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Flu Vaccination

It's Not Too Late to Get Vaccinated Against Flu

Cough. Sore throat. Muscle aches. Flu season is here, and the best way to avoid those dreaded symptoms is to get your flu vaccine.

Flu season occurs primarily in the winter, but outbreaks can begin as early as October and last until May. Everyone 6 months of age or older should get the flu vaccine each year. It usually takes two weeks after you are vaccinated for antibodies to develop and provide flu protection, so it's best to get your vaccine as soon as it becomes available. But it's not too late to get protected. Your vaccination can also help protect others who may be more vulnerable to serious flu illness.

The 2015-2016 Season

Three kinds of flu viruses commonly circulate among people today: influenza A (H1N1) viruses, influenza A (H3N2) viruses, and influenza B viruses. Each year, experts predict what flu viruses will be the most common during the upcoming season. For the 2015- 2016 season, the vaccine is made to protect against the following three viruses:

  • an A/California/7/2009 (H1N1)pdm09-like virus
  • an A/Switzerland/9715293/2013 (H3N2)-like virus
  • a B/Phuket/3073/2013-like virus (this is a B/Yamagata lineage virus)

Some of the 2015-2016 flu vaccine will also protect against an additional B virus (B/Brisbane/60/2008-like virus). This is a B/Victoria lineage virus.

Typically, one dose of the flu vaccine can protect you for the duration of the flu season, even as your antibody levels decline over time. Children 6 months to 8 years may need two doses of the vaccine for ample protection from the flu bug.

Flu Signs and Symptoms

If you do become sick with the flu, you may experience some or all of the following symptoms:

  • Runny or stuffy nose
  • Fatigue (tiredness)
  • Vomiting and diarrhea (more common in children than adults)
  • Headaches
  • Sore throat
  • Cough
  • Muscle or body aches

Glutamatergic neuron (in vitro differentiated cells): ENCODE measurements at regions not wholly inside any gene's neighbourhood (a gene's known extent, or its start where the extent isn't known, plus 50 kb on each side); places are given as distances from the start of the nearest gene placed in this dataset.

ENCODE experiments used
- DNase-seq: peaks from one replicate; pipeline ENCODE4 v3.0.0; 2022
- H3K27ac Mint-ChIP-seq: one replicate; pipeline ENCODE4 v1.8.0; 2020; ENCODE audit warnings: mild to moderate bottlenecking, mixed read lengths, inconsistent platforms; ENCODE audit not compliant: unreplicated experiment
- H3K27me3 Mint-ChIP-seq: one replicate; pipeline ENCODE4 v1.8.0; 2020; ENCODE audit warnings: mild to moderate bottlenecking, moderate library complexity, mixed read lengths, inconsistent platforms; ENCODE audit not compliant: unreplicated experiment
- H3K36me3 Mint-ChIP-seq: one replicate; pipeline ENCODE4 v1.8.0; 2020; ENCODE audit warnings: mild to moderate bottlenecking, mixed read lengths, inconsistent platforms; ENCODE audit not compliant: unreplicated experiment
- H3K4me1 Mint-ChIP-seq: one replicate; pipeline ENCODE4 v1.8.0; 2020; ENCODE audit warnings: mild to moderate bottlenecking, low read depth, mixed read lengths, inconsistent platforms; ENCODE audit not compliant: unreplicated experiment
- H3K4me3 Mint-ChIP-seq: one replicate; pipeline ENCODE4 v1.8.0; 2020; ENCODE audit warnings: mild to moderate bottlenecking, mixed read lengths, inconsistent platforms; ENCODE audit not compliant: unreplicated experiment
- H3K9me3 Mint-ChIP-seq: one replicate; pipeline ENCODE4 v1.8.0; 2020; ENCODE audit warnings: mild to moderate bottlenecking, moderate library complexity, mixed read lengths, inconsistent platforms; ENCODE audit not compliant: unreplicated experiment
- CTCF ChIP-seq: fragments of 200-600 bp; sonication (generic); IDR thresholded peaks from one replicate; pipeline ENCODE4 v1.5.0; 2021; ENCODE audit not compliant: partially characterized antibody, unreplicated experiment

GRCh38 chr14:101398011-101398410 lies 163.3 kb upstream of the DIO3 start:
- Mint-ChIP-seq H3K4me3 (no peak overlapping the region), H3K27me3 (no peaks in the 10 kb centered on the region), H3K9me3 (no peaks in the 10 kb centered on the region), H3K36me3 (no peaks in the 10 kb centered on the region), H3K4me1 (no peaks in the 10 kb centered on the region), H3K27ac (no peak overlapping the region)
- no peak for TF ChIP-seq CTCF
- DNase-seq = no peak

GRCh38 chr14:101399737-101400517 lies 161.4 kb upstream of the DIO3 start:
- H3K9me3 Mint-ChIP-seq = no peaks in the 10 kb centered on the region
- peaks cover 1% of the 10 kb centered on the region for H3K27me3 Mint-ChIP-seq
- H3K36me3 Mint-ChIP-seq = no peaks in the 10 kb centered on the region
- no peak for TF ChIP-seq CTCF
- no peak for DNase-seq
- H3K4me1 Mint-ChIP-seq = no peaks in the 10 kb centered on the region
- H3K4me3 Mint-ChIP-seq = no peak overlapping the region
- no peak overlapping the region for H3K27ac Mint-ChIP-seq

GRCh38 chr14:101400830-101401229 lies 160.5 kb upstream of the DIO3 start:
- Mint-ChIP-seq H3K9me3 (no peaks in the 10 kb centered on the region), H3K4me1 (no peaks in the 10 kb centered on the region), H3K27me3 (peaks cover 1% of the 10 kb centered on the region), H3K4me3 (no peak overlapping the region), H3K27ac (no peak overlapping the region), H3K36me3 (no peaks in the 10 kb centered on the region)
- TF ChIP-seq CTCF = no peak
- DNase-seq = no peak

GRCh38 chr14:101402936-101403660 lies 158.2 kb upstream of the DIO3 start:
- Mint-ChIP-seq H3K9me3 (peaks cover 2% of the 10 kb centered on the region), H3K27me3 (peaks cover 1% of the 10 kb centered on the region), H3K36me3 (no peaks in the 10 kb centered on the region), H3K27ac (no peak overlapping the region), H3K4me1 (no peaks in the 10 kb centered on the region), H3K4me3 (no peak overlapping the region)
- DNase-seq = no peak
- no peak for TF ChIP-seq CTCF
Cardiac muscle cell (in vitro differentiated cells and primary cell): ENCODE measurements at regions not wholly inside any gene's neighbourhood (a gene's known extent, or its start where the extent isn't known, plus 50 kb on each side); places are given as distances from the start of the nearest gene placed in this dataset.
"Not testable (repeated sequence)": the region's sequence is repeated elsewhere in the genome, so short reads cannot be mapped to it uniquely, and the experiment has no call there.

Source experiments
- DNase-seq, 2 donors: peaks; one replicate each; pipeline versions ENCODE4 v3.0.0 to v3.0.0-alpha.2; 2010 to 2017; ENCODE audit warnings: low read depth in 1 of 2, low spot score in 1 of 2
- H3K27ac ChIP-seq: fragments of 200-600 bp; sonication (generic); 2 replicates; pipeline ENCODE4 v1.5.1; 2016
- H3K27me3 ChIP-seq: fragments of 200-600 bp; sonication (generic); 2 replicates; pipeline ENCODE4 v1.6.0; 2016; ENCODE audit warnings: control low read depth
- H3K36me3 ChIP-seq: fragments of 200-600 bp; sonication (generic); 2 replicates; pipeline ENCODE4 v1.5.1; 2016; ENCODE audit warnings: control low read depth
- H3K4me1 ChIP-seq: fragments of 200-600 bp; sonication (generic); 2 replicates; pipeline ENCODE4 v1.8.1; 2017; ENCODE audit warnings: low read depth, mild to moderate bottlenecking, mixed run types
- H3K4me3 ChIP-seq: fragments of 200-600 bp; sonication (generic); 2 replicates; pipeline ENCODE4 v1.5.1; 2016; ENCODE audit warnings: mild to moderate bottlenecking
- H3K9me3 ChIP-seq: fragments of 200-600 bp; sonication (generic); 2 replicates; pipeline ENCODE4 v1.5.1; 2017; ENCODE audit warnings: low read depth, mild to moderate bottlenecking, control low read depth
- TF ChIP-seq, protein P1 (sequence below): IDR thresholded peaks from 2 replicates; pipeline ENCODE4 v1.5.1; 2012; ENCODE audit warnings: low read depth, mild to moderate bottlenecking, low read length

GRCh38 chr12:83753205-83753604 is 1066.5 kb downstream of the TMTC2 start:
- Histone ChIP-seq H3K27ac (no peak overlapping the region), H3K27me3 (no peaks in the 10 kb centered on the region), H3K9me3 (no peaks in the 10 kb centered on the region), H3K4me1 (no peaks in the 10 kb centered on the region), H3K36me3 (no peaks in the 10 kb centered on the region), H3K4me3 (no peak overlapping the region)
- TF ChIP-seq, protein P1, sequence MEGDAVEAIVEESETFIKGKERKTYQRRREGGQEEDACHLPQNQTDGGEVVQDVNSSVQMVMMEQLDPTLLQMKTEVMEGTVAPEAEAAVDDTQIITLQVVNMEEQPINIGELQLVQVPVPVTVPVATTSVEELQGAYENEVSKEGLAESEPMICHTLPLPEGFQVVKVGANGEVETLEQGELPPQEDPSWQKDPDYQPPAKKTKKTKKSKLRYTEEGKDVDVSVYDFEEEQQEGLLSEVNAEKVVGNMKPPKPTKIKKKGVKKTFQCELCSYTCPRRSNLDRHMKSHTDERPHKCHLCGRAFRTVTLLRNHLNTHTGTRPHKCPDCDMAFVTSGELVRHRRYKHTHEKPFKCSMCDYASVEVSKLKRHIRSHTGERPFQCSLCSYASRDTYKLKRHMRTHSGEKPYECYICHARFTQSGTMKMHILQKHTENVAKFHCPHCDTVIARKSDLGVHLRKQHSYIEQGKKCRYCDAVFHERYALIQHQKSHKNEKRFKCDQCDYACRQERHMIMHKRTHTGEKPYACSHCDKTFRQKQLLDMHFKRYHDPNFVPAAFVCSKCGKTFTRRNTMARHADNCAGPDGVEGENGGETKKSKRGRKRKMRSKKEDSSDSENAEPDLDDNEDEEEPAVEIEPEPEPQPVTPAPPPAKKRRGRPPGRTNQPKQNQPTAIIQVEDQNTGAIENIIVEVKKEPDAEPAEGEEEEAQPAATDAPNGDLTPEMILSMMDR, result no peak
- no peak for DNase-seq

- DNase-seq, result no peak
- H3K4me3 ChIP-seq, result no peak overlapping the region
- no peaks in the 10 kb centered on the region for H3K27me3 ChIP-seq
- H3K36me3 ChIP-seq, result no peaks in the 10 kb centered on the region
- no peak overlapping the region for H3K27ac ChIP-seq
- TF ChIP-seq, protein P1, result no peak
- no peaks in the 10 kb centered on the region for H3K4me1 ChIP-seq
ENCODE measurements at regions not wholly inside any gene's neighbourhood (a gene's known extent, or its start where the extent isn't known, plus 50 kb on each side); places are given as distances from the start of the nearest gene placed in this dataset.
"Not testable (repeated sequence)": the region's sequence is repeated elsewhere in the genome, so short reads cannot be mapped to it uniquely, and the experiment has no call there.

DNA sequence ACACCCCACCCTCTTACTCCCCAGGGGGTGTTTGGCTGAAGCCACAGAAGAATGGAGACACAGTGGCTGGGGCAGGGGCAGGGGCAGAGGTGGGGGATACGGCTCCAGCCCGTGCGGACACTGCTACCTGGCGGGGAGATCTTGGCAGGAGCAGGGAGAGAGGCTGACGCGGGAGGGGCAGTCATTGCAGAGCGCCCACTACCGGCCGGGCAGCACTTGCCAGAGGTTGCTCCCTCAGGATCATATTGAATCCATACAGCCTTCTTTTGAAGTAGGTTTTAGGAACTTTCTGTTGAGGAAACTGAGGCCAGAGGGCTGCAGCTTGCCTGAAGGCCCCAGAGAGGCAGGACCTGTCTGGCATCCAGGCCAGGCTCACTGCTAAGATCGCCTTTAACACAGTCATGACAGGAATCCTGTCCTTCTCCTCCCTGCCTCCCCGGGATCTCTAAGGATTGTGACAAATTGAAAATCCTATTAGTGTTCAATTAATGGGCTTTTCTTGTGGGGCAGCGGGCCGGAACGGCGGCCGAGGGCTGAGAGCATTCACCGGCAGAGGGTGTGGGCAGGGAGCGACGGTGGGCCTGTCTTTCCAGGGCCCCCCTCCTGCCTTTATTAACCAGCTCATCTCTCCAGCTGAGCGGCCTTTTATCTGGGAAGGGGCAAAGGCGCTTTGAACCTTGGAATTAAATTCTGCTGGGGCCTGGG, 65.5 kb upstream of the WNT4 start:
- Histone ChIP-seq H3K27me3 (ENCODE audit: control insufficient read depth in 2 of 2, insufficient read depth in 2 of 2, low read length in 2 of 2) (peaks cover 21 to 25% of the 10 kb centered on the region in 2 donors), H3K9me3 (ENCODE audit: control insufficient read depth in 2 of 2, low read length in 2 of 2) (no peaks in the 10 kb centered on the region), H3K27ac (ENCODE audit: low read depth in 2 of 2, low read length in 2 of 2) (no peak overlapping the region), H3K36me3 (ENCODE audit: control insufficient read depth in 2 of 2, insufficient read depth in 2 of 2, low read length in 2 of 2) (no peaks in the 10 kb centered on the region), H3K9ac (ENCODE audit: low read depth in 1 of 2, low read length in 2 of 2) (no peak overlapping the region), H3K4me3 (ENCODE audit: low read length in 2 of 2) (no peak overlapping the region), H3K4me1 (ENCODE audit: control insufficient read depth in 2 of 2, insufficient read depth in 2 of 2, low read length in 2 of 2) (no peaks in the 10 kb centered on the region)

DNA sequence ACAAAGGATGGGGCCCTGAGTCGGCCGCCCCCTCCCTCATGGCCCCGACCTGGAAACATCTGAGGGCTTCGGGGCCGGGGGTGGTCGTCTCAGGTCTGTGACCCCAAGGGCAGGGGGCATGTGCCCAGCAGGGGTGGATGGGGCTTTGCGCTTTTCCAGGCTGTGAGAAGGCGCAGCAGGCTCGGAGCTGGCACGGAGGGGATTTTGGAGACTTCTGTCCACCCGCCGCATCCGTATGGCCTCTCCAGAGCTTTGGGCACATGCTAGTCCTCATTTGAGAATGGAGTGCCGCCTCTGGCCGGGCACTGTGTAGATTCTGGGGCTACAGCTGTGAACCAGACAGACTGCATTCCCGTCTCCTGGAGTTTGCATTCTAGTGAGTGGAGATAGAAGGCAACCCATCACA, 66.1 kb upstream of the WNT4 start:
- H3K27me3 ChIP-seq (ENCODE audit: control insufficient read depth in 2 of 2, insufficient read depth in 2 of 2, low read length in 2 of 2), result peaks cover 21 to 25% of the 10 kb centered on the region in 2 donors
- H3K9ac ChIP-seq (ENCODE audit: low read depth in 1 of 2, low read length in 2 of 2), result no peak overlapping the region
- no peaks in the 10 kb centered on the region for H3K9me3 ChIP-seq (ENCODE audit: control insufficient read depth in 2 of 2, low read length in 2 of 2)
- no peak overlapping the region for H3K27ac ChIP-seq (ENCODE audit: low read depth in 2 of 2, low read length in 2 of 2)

• Fever or feeling feverish/having chills (though not everyone with flu will have a fever)

Fighting the Flu

Flu viruses are spread mainly by the droplets made when people with the flu sneeze, cough, or talk. These droplets can land in the mouths or noses of people who are nearby. You might also become infected by touching a surface or object that is contaminated with the flu virus and then touching your own mouth, eyes, or nose.

But there are preventive steps you can take to stay healthy. To limit your exposure to the virus, avoid contact with others who are sick. Wash your hands often with soap and water, or use an alcohol-based sanitizer if soap and water are not available. Try not to touch your eyes, nose, or mouth, and frequently disinfect surfaces or objects that may be contaminated with flu germs.

If the Flu Does Strike

If you do catch the flu, you may be able to pass it along to someone else before you start to experience symptoms, and between five to seven days after becoming sick. Young children—and those with weakened immune systems—may be able to infect others for a longer period of time.

When symptoms hit, antiviral drugs may reduce their severity, help shorten the time you are sick, and prevent serious complications.

But the single best way to prevent the flu? A flu vaccine each season.

Find Out More

Winter 2016 Issue: Volume 10 Number 4 Page 12-13